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Latest Apoptosis Stories

2014-07-16 12:42:09

University of North Carolina Health Care UNC researchers lay the groundwork for a new approach to brain cancer treatments and a better understanding of Parkinson's disease Researchers at the UNC School of Medicine have discovered that the protein PARC/CUL9 helps neurons and brain cancer cells override the biochemical mechanisms that lead to cell death in most other cells. In neurons, long-term survival allows for proper brain function as we age. In brain cancer cells, though, long-term...

2014-07-08 14:56:12

Neural Regeneration Research Previous studies have indicated that electrical stimulation of the cerebellar fastigial nucleus in rats may reduce brain infarct size, increase the expression of Ku70 in cerebral ischemia/reperfusion region, and decrease the number of apoptotic neurons. In vitro studies have confirmed that Ku70 can mediate cellular apoptosis by interfering Bax. Dr. Jingli Liu and her team, the First Hospital Affiliated to Guangxi Medical University, China, presumed that the...

2014-06-24 11:18:40

Penn State A virus not known to cause disease kills triple-negative breast cancer cells and killed tumors grown from these cells in mice, according to Penn State College of Medicine researchers. Understanding how the virus kills cancer may lead to new treatments for breast cancer. Adeno-associated virus type 2 (AAV2) infects humans but is not known to cause sickness. In prior studies, the researchers tested the virus on a variety of breast cancers that represent degrees of...

2014-06-20 23:06:04

Italian researchers say a treatment made from a human protein can help improve the effectiveness of chemotherapy for patients fighting malignant pleural mesothelioma. Raleigh, NC (PRWEB) June 20, 2014 A team of cancer doctors says the combination of a lab-created compound based on a human protein and traditional chemotherapy drugs can help shrink mesothelioma tumors better than either treatment alone. Surviving Mesothelioma has just posted an article on the new research. Click here to...

2014-06-09 10:48:48

Brookhaven National Laboratory Structure of membrane protein that plays a role in signaling cell death could be new target for anticancer drugs Sometimes a cell has to die—when it's done with its job or inflicted with injury that could otherwise harm an organism. Conversely, cells that refuse to die when expected can lead to cancer. So scientists interested in fighting cancer have been keenly interested in learning the details of "programmed cell death." They want to understand what...

2014-05-27 23:03:15

Scientists armed with a supercomputer and a vast trove of newly collected data on the body’s most potent “tumor suppressor” gene have created the best map yet of how the gene works, an accomplishment that could lead to new techniques for fighting cancers, which are adept at disabling the gene in order to thrive. Boulder, CO (PRWEB) May 27, 2014 Scientists armed with a supercomputer and a vast trove of newly collected data on the body’s most potent “tumor suppressor” gene have...

2014-05-15 23:02:54

St. Jude Children’s Research Hospital analysis reveals how the protein p53, which triggers cancer cells to commit suicide, attaches to its regulatory molecule; findings could lead to drugs to unleash p53 to battle a range of cancers Memphis, Tenn. (PRWEB) May 15, 2014 St. Jude Children’s Research Hospital scientists have mapped the structural details of how p53 attaches to its regulatory protein, called BCL-xL, in the cell. The protein p53 is a key activator of the cell's...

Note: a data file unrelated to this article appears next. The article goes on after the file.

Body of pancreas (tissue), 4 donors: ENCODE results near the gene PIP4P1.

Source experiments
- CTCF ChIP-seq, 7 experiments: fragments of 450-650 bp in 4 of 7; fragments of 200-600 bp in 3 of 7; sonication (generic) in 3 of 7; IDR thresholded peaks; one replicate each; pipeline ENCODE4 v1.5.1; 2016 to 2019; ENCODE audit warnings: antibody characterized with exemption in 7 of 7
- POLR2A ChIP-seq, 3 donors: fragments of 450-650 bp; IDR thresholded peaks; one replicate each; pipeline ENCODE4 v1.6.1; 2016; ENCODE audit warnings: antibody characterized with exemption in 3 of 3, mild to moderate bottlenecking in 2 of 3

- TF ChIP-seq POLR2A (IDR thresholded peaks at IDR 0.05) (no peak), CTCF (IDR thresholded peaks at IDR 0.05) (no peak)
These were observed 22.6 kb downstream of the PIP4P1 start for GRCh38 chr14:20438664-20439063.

2014-05-13 15:45:49

Walter & Eliza Hall Institute of Medical Research A team of Melbourne researchers has shown a recently discovered type of cell death called necroptosis could be the underlying cause of inflammatory disease. The research team discovered that a previously identified molecule involved in necroptosis, called RIPK1, was essential for survival by preventing uncontrolled inflammation. This finding could lead to future treatments for inflammatory diseases including Crohn’s disease,...

2014-05-07 08:45:28

A new study led by scientists at the University of Pennsylvania School of Veterinary Medicine has painted a clearer picture of the delicate arms race between the human immune system and a pathogen that seeks to infect and kill human cells. The research explores the strategies by which the bacterial pathogen Yersinia, responsible for causing plague and gastrointestinal infections, tries to outsmart immune cell responses and looks at the tactics used by the immune system to fight back....

2014-04-11 12:54:50

Too much of a protein called c-FLIPR can trigger autoimmune diseases Apoptosis is used by cells that are changed by disease or are simply not needed any longer to eliminate themselves before they become a hazard to the body—on a cellular level, death is part of life. Disruption of this process can lead to cancer or immunodeficiencies, but also to autoimmune diseases, in which cells attack their own body. HZI scientist Prof Ingo Schmitz and his team investigate the regulation of...


Word of the Day
penuche
  • A fudgelike confection of brown sugar, cream or milk, and chopped nuts.
'Penuche' is a variant of 'panocha,' a coarse grade of sugar made in Mexico. 'Panocha' probably comes from the Spanish 'panoja, panocha,' ear of grain.
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